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Gene's only enemy is himself. He lives for years with a guilty conscience and the memories that go with it, and yet he in unable to forgive or to forget. But memories can be colored over time, and everyone's memories are individual. No two people see things in exactly the same way. It's like Gene's memory of the tree, and the trees symbolic meaning of his past;
"It had loomed in my memory as a huge lone spike dominating the riverbank, forbidding as an artillery piece, high as a beanstalk," he says, his similes characterizing the tree as a great, forbidding mass (5).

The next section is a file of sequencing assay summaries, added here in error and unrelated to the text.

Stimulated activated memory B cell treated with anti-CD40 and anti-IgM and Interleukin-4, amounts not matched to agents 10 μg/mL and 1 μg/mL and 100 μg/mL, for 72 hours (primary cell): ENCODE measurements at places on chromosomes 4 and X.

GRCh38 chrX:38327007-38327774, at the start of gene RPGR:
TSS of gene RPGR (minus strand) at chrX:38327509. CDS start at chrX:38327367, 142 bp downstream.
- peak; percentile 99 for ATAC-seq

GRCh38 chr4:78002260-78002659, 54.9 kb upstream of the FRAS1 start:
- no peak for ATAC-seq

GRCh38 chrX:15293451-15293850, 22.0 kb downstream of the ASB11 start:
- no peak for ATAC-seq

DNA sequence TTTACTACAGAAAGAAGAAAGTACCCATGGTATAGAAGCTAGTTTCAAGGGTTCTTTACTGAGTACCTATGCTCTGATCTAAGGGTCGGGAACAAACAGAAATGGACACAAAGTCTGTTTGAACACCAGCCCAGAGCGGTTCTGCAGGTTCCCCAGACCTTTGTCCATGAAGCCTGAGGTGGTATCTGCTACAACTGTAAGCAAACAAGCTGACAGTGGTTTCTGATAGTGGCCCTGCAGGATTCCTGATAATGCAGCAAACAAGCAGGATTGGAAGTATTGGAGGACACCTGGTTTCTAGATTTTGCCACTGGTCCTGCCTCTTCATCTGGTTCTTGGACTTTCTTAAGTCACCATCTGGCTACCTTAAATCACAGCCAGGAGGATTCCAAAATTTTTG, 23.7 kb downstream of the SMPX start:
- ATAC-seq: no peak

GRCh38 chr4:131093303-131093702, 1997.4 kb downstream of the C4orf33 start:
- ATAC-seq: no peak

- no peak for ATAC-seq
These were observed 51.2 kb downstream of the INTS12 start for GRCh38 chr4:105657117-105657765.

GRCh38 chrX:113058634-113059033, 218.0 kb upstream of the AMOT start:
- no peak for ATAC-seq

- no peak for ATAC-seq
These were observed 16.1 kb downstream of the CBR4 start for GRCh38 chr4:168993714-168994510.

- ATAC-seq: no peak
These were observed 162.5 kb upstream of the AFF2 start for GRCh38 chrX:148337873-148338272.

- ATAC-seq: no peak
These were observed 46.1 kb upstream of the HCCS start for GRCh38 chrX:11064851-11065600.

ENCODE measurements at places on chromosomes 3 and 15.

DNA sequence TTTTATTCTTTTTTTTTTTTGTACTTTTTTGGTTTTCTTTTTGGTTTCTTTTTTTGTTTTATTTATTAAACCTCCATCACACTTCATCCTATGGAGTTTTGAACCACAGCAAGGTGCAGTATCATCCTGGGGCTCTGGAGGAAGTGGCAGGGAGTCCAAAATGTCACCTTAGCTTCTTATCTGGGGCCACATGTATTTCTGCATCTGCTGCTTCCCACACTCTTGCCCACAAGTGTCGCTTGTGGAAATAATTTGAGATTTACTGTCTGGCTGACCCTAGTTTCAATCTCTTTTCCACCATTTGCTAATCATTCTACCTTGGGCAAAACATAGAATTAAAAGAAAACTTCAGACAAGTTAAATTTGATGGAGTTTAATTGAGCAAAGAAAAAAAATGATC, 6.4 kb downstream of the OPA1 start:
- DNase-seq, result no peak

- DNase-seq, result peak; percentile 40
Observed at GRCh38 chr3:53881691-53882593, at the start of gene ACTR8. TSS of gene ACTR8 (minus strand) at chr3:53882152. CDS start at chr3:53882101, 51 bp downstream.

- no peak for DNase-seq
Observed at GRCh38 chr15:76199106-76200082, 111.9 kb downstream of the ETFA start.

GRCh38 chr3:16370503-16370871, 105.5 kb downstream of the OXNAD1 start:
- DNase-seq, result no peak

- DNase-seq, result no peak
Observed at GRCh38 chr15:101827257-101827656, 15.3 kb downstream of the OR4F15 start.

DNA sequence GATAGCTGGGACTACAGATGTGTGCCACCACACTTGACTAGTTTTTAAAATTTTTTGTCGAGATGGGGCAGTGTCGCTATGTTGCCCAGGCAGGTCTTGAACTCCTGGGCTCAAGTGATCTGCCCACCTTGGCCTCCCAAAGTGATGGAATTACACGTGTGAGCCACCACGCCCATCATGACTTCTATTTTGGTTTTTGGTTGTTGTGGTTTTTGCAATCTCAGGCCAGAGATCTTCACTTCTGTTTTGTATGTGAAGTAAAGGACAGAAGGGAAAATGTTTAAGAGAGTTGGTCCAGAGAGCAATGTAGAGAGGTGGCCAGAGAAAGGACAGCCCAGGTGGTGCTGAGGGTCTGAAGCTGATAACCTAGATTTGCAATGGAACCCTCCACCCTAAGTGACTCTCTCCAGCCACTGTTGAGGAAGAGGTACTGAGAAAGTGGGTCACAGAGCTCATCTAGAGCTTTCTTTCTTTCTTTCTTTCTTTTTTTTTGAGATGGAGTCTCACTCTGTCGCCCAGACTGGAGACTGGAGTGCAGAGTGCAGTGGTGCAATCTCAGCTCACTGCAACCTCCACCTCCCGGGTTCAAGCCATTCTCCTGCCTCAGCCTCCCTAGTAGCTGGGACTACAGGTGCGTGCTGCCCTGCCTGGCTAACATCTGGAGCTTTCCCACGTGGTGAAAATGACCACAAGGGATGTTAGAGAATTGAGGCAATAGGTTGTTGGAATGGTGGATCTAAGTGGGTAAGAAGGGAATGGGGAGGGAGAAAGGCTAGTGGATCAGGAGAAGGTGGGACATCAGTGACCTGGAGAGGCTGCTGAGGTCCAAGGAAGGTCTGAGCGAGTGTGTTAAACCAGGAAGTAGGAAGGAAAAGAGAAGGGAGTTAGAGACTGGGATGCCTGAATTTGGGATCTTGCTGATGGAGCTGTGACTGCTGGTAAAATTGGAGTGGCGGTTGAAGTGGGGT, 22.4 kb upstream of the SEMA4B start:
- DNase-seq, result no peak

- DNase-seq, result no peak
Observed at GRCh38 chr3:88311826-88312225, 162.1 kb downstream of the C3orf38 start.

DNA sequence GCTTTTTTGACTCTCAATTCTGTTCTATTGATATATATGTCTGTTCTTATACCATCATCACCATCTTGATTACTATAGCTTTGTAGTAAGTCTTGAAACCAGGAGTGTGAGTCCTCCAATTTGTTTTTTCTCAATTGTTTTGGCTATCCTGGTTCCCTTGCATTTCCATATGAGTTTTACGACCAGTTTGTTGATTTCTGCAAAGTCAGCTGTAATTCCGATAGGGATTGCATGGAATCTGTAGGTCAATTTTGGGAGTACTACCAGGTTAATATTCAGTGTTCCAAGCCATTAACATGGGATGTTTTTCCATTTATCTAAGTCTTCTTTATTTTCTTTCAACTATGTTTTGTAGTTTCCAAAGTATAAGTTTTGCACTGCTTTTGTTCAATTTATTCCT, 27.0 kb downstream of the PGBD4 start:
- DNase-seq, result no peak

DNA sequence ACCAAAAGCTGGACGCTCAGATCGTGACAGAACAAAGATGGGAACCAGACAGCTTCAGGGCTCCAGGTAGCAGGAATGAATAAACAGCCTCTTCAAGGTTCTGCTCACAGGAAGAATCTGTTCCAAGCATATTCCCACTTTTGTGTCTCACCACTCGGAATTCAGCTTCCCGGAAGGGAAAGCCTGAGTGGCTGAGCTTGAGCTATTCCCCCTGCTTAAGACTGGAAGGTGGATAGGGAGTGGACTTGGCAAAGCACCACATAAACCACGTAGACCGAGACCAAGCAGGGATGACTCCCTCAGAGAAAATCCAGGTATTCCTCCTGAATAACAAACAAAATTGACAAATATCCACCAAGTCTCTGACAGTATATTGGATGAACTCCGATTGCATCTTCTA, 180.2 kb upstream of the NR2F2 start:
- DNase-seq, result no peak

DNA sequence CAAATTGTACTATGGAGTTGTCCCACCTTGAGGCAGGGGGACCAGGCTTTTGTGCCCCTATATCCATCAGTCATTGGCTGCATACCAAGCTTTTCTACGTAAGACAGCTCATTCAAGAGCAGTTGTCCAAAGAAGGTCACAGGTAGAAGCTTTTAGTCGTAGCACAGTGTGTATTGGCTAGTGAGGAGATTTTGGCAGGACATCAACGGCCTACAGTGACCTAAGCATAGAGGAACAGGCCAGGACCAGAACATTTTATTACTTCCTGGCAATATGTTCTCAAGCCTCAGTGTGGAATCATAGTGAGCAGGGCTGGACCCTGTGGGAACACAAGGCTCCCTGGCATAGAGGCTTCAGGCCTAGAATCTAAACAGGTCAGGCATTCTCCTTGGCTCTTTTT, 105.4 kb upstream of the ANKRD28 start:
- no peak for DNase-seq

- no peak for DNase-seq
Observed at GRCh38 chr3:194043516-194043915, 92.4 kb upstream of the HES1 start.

The tree has a significant meaning for Gene, but his memory and the reality can't coexist when put to the test. When revisited the tree appears "absolutely smaller, shrunken with age," but the tree isn't dead; the memory is just inaccurate.
A Separate Peace